Facebook Reaches Settlement with ICO over £500,000 Data Protection Fine
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On October 30, 2019, Facebook reached a settlement with the UK Information Commissioner’s Office (“ICO”) under which it agreed to pay (without admission of liability) the £500,000 fine imposed by the ICO in 2018 in relation to the processing and sharing of its users’ personal data with Cambridge Analytica.

The ICO issued its Monetary Penalty Notice (“MPN”) against Facebook on October 24, 2018, following an investigation into the use of data analytics in political campaigns. The ICO determined that personal data of up to 87 million of Facebook’s global users had been collected by the “This Is Your Digital Life” application, deployed on the Facebook platform, and shared with several third parties, including SCL Elections Limited (the parent company of Cambridge Analytica). The fine of £500,000 was the maximum available under the Data Protection Act 1998.

Facebook appealed the fine to the First-tier Tribunal (General Regulatory Chamber) (the “Tribunal”) in the UK in November 2018, alleging “bias, pre-determination and procedural irregularity. ” In June 2019, at a preliminary hearing, the Tribunal ruled that under the circumstances it would consider Facebook’s allegations of procedural unfairness as part of the appeal itself, rather than following the usual course of conducting an appeal by way of re-hearing as a means to cure any alleged procedural irregularity. The Tribunal described “the alleged bias and pre-determination pleaded by counsel in this case…(as falling) into the most serious of categories.” According to the ICO, the Tribunal also required the ICO to disclose materials relating to its decision-making process concerning the MPN. The ICO appealed the Tribunal’s preliminary ruling.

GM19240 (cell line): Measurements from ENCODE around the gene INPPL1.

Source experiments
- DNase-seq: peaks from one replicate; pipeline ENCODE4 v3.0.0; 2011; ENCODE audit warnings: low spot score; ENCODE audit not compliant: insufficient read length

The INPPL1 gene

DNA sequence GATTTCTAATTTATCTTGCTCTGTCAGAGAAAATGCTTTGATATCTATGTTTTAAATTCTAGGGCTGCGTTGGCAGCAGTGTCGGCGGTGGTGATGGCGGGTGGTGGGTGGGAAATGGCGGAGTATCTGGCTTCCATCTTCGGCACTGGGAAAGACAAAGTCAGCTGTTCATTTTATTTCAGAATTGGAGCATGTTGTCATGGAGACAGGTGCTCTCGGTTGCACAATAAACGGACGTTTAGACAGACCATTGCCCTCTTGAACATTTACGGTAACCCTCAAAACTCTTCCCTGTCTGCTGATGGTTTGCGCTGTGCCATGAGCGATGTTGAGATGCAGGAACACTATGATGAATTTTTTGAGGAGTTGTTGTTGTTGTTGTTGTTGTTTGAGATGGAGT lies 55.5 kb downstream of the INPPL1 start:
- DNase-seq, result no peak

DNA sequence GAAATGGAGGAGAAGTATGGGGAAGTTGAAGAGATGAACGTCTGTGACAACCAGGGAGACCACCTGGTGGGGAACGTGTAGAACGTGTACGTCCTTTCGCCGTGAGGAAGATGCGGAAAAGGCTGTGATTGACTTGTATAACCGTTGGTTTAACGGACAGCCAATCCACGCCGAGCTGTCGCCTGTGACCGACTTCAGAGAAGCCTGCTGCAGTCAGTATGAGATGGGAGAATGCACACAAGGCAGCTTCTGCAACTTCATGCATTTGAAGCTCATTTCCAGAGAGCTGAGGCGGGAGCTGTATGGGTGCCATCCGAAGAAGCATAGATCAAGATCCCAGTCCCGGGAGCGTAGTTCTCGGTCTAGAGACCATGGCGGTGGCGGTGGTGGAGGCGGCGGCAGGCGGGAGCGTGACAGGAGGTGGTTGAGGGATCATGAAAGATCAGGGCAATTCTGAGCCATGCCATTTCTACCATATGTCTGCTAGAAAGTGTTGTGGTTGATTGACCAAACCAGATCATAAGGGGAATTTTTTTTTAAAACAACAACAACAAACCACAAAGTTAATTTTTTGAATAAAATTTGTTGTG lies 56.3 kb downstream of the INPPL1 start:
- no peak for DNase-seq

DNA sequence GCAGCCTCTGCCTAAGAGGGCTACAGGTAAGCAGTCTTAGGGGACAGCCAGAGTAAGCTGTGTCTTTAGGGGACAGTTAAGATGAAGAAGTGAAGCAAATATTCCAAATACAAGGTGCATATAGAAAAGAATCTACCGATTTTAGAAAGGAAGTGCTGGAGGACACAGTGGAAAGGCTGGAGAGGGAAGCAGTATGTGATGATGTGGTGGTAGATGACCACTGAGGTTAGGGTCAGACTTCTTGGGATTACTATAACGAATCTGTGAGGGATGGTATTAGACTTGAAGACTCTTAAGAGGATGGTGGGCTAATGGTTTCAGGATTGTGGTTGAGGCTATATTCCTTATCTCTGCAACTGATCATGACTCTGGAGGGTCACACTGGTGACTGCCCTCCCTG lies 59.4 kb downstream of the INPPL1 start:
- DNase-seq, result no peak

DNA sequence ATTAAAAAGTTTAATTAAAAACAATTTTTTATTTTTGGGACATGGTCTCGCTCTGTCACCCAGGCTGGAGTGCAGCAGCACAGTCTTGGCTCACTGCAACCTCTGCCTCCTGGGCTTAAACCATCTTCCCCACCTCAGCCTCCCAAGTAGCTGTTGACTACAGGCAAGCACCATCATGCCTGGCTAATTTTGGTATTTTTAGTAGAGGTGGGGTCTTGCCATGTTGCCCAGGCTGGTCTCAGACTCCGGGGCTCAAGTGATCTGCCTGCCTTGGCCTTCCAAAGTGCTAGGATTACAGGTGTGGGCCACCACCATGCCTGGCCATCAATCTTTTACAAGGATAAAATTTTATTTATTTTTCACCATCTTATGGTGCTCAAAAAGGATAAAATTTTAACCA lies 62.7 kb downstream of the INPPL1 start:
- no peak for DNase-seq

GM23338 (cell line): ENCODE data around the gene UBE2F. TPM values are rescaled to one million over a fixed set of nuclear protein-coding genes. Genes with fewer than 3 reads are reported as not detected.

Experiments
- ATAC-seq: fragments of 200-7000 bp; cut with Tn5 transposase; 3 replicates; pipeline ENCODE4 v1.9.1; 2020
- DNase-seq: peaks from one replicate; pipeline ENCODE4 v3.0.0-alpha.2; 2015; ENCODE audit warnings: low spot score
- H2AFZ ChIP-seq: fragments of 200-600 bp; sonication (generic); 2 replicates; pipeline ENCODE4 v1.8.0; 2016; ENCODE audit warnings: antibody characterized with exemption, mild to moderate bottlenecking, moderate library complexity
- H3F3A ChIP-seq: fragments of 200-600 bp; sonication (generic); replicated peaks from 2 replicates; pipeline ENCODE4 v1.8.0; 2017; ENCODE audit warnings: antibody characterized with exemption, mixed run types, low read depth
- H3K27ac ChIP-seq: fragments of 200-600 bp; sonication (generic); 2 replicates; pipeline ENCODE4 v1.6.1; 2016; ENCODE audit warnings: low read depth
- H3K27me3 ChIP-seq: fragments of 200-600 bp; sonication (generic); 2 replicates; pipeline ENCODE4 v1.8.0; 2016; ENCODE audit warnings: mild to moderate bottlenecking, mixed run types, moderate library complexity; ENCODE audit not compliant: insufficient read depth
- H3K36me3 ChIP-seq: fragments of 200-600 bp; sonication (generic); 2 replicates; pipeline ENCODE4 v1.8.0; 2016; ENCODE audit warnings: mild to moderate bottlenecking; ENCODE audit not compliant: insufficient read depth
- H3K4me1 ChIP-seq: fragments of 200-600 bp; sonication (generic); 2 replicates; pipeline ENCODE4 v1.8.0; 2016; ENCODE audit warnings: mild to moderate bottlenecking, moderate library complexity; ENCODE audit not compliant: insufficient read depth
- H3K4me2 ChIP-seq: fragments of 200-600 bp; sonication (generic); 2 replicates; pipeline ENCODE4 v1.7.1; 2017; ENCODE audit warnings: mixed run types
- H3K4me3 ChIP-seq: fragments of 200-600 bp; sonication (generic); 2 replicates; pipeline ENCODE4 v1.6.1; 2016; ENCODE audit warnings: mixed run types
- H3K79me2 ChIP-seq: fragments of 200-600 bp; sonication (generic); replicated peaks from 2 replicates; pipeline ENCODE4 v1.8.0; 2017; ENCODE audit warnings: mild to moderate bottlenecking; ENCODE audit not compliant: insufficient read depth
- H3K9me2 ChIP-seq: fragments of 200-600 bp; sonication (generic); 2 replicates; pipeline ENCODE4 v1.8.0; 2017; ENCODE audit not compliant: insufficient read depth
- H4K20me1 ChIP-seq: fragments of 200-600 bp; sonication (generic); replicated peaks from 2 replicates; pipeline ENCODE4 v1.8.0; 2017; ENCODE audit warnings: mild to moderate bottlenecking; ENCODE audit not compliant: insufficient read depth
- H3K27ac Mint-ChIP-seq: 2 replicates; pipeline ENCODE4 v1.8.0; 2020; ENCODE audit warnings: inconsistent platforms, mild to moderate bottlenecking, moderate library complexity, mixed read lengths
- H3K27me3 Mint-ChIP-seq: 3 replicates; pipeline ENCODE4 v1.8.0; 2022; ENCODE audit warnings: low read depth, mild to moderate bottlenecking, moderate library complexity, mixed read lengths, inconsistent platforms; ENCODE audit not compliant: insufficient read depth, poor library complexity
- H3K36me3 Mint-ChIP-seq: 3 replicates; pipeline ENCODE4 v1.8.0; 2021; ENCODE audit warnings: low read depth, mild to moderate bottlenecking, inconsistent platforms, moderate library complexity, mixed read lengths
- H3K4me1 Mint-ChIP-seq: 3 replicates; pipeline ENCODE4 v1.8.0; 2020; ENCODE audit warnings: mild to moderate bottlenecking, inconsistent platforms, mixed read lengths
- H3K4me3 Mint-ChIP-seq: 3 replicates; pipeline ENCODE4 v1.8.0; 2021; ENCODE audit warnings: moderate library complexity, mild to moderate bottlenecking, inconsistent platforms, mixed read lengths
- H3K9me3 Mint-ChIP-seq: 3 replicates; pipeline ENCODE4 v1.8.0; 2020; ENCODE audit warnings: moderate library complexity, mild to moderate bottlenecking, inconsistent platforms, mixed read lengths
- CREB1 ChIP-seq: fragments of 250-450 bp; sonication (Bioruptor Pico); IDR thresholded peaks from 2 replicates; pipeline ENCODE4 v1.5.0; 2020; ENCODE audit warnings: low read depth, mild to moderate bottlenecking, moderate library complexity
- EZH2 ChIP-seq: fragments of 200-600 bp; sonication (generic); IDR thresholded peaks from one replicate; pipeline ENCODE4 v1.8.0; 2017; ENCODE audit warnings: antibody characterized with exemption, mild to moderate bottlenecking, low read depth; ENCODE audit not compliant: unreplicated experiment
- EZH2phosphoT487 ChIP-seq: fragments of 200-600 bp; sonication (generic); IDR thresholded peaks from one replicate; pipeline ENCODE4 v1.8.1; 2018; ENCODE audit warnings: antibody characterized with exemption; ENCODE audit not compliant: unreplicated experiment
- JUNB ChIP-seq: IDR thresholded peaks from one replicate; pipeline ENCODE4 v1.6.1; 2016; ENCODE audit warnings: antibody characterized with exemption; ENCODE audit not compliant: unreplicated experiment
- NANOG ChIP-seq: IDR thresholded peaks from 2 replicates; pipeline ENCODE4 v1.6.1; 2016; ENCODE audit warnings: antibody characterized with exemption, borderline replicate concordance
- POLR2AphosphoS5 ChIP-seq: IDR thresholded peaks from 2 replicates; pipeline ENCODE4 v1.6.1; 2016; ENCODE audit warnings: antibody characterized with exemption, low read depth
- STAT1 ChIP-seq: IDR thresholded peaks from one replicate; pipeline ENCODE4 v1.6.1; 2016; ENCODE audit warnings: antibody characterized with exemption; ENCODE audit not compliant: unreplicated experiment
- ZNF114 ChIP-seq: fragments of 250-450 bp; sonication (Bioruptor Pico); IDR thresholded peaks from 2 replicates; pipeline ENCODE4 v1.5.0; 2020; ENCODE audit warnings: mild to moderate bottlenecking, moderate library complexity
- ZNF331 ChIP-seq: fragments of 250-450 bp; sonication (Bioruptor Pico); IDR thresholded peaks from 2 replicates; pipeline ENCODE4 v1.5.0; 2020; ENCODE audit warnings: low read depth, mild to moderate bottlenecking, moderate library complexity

Under the settlement, both parties have agreed to withdraw their respective appeals. Despite agreeing to pay the fine (which will be paid into the UK Treasury’s consolidated fund), Facebook made no admission of liability with regard to the MPN. In a statement issued following the settlement, Facebook said: “We are pleased to have reached a settlement with the ICO. As we have said before, we wish we had done more to investigate claims about Cambridge Analytica in 2015. We made major changes to our platform back then, significantly restricting the information which app developers could access…The ICO has stated that it has not discovered evidence that the data of Facebook users in the EU was transferred to Cambridge Analytica by Dr. Kogan. However, we look forward to continuing to cooperate with the ICO’s wider and ongoing investigation into the use of data analytics for political purposes.”

The ICO stated: “Protection of personal information and personal privacy is of fundamental importance, not only for the rights of individuals, but also as we now know, for the preservation of a strong democracy. We are pleased to hear that Facebook has taken, and will continue to take, significant steps to comply with the fundamental principles of data protection. With this strong commitment to protecting people’s personal information and privacy, we expect that Facebook will be able to move forward and learn from the events of this case.”


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